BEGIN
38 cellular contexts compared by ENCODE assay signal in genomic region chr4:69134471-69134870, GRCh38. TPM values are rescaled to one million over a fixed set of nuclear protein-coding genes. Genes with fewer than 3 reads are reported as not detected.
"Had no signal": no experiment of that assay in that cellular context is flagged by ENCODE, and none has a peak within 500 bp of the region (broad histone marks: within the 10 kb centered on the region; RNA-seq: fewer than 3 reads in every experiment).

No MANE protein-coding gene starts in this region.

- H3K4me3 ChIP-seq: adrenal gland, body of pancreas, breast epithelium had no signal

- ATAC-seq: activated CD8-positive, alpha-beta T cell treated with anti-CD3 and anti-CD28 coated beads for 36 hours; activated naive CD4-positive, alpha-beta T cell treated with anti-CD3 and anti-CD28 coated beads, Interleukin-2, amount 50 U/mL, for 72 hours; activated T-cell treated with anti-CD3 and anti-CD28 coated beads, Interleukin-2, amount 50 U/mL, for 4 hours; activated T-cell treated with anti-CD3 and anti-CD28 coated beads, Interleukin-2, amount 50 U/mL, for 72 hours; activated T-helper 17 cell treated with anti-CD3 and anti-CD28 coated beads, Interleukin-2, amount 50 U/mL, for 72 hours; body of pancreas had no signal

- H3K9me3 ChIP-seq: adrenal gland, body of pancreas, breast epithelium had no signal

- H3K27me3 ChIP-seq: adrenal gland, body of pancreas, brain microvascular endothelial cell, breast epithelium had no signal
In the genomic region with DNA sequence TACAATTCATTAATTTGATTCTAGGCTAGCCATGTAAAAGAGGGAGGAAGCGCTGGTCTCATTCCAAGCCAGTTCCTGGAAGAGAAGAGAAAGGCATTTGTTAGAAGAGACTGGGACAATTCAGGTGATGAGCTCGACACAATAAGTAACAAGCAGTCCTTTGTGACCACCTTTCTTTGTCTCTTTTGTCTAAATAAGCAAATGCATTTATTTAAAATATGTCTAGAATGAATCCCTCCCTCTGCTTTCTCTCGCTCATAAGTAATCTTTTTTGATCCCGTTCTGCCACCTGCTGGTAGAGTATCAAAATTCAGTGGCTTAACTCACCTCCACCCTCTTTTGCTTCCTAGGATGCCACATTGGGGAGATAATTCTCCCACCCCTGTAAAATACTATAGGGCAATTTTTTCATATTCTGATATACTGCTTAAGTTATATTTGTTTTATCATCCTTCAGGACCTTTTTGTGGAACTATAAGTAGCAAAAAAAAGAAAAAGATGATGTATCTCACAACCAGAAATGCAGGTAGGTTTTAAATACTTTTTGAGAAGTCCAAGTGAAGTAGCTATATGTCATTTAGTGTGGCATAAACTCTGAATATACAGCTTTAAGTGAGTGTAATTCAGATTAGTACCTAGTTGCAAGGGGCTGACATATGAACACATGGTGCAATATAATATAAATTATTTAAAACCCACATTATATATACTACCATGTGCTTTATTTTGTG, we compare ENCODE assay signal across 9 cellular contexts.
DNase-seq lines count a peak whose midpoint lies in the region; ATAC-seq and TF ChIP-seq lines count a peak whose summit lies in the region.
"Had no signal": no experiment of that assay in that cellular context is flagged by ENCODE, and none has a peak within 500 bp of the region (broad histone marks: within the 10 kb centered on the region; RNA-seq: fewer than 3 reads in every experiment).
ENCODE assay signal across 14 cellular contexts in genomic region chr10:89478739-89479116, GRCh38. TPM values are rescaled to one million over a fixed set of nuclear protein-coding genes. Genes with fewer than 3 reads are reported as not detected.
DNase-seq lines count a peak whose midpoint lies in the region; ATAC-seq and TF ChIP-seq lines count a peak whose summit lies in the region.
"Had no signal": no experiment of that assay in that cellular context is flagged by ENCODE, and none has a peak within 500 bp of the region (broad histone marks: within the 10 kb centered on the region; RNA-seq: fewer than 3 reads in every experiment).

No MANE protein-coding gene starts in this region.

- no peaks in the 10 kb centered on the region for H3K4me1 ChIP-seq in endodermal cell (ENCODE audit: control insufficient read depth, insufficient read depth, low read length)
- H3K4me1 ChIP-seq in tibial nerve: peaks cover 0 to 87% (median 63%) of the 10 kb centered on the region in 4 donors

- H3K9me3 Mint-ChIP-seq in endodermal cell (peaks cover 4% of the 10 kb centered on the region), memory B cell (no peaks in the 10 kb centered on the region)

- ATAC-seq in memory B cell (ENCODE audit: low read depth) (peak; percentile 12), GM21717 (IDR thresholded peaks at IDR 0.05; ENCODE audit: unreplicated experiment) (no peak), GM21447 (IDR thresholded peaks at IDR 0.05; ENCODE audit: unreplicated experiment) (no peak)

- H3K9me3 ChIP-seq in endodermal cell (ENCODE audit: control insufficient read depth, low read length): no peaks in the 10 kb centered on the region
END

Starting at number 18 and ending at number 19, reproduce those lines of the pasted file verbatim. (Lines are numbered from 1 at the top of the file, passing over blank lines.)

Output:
- ATAC-seq in memory B cell (ENCODE audit: low read depth) (peak; percentile 12), GM21717 (IDR thresholded peaks at IDR 0.05; ENCODE audit: unreplicated experiment) (no peak), GM21447 (IDR thresholded peaks at IDR 0.05; ENCODE audit: unreplicated experiment) (no peak)

- H3K9me3 ChIP-seq in endodermal cell (ENCODE audit: control insufficient read depth, low read length): no peaks in the 10 kb centered on the region